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Morning rush hour traffic makes its way along US 101 near downtown Los Angeles, California, Nov. 15, 2016. VOA

For transportation fuels, wholesalers buy the permits and pass on the cost. At the current price of about $15 per ton, the program adds about 13 cents to the cost of a gallon of gas.

The additional cost is less than the differences in pump price among gas stations in the same city, noted communications director Stanley Young at the California Air Resources Board, which administers the program.

“When you consider the few cents that the cap and trade program adds on to [the cost at the pump], it kind-of pales,” he said.

The state has raised more than $9 billion from permit sales since the program began in 2012.

Funds have paid for renewable energy and efficiency upgrades, mass transit, low-emissions vehicles, land preservation and other investments.

To help ease the burden on low-income consumers, a third of the funds are targeted to disadvantaged communities.

However, California’s program has not stopped vehicle CO2 emissions from rising. After a period of decline from 2007 to 2013, greenhouse gases from vehicles have increased every year since then.

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Car emissions contribute to global climate change. Pixabay

The state is studying the impact of car sharing and autonomous vehicles on reducing emissions. Young said officials are also looking into land use planning, so people live closer to work or transit.

“We invented sprawl,” he said, “and now we’re trying to deal with it.”

Hard to change

Transportation is one of the hardest sources of greenhouse gases to tackle, experts say.

Unlike the next biggest source of carbon pollution, power plants, transportation emissions come from millions of individual vehicles, and the choices their owners and drivers make have a big impact on how much carbon dioxide they produce.

There are essentially three ways to reduce their emissions, according to David Bookbinder at the Niskanen Center, a centrist research institution: make vehicles more efficient, reduce the amount of CO2 produced per unit of energy, or raise the price of fuel.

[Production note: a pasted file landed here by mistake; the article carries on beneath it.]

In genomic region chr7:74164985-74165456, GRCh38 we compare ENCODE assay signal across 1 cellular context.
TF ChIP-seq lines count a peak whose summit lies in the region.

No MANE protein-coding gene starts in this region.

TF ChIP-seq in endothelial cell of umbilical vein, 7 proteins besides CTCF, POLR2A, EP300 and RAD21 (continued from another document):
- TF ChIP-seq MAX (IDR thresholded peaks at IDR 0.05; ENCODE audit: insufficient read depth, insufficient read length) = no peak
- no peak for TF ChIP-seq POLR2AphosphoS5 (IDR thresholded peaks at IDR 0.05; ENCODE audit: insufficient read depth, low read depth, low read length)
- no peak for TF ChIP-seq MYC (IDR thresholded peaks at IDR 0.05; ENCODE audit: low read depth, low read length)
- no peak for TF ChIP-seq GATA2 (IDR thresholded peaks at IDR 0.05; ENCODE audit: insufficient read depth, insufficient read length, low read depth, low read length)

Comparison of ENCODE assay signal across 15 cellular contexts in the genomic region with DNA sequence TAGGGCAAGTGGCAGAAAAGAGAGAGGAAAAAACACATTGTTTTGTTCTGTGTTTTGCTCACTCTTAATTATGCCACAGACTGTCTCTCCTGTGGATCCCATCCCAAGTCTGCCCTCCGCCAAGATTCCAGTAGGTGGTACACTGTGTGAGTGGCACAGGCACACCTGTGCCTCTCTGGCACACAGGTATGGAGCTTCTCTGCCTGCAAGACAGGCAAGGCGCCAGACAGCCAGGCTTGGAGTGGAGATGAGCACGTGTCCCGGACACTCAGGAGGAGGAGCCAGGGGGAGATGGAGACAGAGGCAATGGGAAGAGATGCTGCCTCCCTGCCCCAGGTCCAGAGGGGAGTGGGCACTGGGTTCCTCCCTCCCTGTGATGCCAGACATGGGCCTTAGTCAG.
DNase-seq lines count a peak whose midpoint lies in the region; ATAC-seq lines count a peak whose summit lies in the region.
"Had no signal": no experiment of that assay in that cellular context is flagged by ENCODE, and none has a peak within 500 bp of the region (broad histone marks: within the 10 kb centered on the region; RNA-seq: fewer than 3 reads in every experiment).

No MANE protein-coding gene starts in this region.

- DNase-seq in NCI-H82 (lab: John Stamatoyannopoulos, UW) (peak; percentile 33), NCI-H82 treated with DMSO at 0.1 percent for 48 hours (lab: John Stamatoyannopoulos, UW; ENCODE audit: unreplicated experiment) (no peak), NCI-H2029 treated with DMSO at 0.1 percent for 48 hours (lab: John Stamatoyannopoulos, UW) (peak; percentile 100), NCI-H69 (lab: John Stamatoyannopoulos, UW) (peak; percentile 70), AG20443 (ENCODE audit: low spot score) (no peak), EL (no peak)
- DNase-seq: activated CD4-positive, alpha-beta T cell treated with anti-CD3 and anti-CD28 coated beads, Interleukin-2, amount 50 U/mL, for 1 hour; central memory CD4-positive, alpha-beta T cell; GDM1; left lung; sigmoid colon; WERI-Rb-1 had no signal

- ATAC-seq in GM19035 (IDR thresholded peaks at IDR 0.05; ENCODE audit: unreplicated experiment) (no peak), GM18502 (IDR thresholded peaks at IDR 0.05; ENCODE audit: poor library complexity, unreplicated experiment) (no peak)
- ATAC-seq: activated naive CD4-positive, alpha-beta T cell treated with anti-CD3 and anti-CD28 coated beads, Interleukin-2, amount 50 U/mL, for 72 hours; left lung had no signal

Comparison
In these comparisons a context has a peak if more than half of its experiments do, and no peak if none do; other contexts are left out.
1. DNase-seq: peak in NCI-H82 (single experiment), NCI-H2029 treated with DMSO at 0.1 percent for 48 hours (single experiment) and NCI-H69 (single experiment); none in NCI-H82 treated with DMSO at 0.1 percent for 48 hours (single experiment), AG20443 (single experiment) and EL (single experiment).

“It’s never popular to raise the price [of fuel],” Bookbinder said. Even so, “you have to really, really, really raise the price of gasoline before it has an impact on people’s use.”

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Car exhaust billows around commuter traffic in winter weather in Omaha, Nebraska, Feb. 1, 2013. VOA

France’s “yellow vest” protests are one extreme reaction to raising fuel prices. They sparked the biggest outrage where driving is least avoidable: outside city centers and in areas lacking good public transit. And they demonstrate another risk: policies that make gas more expensive can have the biggest impact on the people who can least afford it.

One way to reduce the impact is by returning to consumers the money raised by pricing carbon. That’s the preferred approach in a proposal by a group of Republican elder statesmen. Investing in affordable public transit is another, Bookbinder says.

 

The members of the Transportation and Climate Initiative — Connecticut, Delaware, Maryland, Massachusetts, New Jersey, Pennsylvania, Rhode Island, Vermont, Virginia, and Washington, D.C. — will spend a year designing their individual programs.

Some states can put programs in place with agency regulations. Others will have to go through their state legislatures. That will test voters’ appetites to pay for their climate pollution. (VOA)